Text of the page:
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What's On Tap For June Here at LowEndBox? A Walk on the Wild Side

BSDLater this month, we’re doing a 7-part series on the BSD family of operating systems: FreeBSD, OpenBSD, NetBSD, and DragonFlyBSD.  Many readers have heard of these operating systems but have never fired them up.  I’m going to give them a whirl with the goal of installing Nginx + PHP-FPM + MariaDB + WordPress.

Tease: I only succeed on one.

I’m excited about this series because my roots are in the BSD world (SunOS 4) and these operating systems are all a bit more…I’m not sure what the word is.  Raw?  Primitive?  I don’t in any way mean to suggest that these systems are “primitive” in terms of technology, but compare the experience to Linux.

On Linux, I’d apt install these packages, enable/start them with systemctl, drop in my nginx config for the site, run certbot, and I’m done.  Or heck, I could use Docker.

With the BSD family, the basics are there: “pkg install nginx” is no different than apt.  But I find I’m editing config files more in BSD.  The system feels more Unixy to me than Ubuntu, for example, where a lot of the lower-level sysadmin stuff can be ignored.  You’ll see what I mean as I go through.

Also, with BSD you can rebuild everything (kernel and userland) with a single “make world”, which is very different than Linux, which lashes together hundreds of packages to make a “distro”.  In BSD land, there’s no such thing as a “FreeBSD distro”.  FreeBSD is complete.  It’s sort of like BSD is Python, and Linux is Perl.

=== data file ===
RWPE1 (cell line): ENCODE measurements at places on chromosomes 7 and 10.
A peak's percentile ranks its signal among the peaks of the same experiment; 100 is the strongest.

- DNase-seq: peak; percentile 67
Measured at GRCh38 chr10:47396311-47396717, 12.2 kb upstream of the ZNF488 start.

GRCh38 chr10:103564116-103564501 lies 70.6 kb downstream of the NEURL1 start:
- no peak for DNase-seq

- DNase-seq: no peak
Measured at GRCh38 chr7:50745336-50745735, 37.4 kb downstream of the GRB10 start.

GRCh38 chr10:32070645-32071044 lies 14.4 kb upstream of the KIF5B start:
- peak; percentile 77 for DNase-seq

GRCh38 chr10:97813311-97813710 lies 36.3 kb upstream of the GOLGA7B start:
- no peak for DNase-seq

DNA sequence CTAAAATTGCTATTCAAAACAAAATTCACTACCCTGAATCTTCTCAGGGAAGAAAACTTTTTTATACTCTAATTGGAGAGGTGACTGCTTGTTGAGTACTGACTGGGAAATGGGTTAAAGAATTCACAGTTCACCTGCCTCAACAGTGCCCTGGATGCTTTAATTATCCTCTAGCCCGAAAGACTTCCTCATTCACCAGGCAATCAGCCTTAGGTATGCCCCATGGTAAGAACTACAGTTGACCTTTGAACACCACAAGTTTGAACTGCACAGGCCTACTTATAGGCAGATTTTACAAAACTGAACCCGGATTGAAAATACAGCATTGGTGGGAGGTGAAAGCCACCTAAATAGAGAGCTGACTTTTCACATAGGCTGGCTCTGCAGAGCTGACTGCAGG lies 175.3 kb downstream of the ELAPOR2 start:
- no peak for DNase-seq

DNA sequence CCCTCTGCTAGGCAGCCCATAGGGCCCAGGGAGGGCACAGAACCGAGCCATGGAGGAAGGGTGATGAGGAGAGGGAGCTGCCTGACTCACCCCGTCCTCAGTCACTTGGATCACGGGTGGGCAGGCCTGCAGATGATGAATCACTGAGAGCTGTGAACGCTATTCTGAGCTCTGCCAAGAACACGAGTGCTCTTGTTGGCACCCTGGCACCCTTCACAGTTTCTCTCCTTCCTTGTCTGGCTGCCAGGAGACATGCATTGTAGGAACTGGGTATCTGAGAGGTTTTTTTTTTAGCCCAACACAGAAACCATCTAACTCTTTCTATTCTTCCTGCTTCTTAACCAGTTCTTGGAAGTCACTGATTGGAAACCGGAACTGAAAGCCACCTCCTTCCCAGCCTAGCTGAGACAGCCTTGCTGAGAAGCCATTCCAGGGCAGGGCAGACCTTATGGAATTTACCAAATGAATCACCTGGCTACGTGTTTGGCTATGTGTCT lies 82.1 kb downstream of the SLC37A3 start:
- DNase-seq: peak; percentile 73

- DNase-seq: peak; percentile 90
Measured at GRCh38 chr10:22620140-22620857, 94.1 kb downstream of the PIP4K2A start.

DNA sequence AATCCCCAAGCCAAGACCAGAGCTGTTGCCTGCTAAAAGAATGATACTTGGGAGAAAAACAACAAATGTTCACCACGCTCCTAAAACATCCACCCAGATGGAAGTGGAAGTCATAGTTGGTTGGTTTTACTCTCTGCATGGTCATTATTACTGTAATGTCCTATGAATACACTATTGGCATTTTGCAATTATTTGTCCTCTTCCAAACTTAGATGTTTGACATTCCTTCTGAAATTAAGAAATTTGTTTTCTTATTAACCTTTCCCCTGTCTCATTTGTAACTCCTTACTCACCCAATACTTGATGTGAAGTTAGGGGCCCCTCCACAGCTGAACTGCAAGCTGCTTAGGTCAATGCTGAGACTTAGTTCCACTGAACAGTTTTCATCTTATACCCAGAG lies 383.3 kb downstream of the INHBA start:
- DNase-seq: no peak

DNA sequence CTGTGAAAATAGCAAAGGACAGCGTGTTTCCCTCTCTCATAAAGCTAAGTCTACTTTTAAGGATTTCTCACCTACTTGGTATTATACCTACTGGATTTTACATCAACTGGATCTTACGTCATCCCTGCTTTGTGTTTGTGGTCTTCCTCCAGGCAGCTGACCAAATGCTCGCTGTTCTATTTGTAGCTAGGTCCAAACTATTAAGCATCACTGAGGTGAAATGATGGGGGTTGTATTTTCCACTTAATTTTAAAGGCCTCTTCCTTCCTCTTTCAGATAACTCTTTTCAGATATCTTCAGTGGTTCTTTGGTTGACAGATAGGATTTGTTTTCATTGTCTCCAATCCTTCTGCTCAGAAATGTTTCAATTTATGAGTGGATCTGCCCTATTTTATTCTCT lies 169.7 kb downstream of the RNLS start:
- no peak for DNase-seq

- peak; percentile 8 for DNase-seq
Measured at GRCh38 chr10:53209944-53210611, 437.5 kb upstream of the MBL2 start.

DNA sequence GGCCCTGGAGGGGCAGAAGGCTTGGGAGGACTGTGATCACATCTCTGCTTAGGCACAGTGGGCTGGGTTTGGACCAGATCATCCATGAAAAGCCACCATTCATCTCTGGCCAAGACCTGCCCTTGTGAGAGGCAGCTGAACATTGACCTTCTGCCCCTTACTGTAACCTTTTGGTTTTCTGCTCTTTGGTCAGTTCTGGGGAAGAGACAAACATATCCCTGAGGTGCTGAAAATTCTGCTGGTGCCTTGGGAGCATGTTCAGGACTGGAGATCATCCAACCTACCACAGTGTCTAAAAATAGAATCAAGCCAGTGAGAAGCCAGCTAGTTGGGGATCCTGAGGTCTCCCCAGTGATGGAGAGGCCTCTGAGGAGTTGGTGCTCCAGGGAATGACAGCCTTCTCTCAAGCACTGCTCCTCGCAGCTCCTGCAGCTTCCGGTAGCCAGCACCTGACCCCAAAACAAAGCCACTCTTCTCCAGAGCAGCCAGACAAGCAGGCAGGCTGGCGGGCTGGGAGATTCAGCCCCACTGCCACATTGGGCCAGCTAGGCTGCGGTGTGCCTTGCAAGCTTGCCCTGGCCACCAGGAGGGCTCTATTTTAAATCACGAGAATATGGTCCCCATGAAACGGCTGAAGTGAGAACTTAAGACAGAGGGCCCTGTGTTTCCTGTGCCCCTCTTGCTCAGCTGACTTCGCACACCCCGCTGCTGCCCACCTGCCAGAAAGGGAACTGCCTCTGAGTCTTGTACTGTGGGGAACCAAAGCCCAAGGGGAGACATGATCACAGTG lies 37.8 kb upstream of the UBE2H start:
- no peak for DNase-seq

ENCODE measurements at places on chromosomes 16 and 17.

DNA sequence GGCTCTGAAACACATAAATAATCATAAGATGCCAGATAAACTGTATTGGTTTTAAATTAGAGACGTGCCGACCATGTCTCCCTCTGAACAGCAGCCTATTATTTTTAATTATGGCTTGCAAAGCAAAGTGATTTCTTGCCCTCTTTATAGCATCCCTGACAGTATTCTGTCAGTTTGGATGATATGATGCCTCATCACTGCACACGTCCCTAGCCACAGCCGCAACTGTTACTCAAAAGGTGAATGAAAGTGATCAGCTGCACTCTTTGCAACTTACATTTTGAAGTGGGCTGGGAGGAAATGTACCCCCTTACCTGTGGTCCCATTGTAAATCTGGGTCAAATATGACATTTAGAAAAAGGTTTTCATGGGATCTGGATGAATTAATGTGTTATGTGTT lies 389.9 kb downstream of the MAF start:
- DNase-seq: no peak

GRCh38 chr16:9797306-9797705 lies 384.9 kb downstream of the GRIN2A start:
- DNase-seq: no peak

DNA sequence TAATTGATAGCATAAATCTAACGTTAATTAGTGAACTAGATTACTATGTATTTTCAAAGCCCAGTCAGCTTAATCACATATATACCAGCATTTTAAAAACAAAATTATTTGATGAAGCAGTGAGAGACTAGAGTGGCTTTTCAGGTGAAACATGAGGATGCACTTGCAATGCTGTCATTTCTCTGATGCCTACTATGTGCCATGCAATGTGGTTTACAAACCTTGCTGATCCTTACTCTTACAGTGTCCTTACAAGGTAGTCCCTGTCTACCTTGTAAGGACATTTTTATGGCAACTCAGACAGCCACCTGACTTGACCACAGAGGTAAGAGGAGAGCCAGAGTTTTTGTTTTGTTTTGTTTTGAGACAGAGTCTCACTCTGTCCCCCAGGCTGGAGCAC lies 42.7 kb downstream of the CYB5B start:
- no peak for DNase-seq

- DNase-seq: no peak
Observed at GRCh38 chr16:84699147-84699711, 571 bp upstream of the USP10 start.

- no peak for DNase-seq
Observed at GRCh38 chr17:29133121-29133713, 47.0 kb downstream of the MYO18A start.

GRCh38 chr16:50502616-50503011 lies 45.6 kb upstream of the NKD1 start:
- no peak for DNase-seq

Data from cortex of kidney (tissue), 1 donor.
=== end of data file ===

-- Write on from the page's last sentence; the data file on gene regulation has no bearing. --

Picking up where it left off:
Snap, that was an analogy I’m sure I’ll hear about in the comments.

I do use OpenBSD regularly, and I adore it for the perfection of its documentation if for no other reason.  OpenBSD just feels “homey” to me.  It’s like I’ve stepped back onto my college lab.  The OS expects a lot out of you as a sysadmin but I find it a pleasant environment (though perhaps not for web serving.  Tease!)

FreeBSD is an operating system I keep meaning to spend more time with.  I enjoyed playing with it here and may use some FreeBSD VMs in the future.

There are, of course, other BSDs besides these four.

FreeNAS/TrueNAS is based on FreeBSD.  GhostBSD is desktop-oriented.  MidnightBSD is a FreeBSD fork, and NomadBSD is designed to be a livecd-oriented FreeBSD.  I do use pfSense at home, and that’s FreeBSD under the covers.  And there are many that have come and gone.  A notable effort was PC-BSD, which aimed to be a desktop BSD but stopped development in 2020.

Stay tuned!


In the movie Die Hard, Nakatomi Tower runs on the fictional BSD 9.2.



1 Comment

  1. Leifur:

    “Sorry, I only drink locally brewed IPAs”.


    June 2, 2024 @ 2:14 pm | Reply

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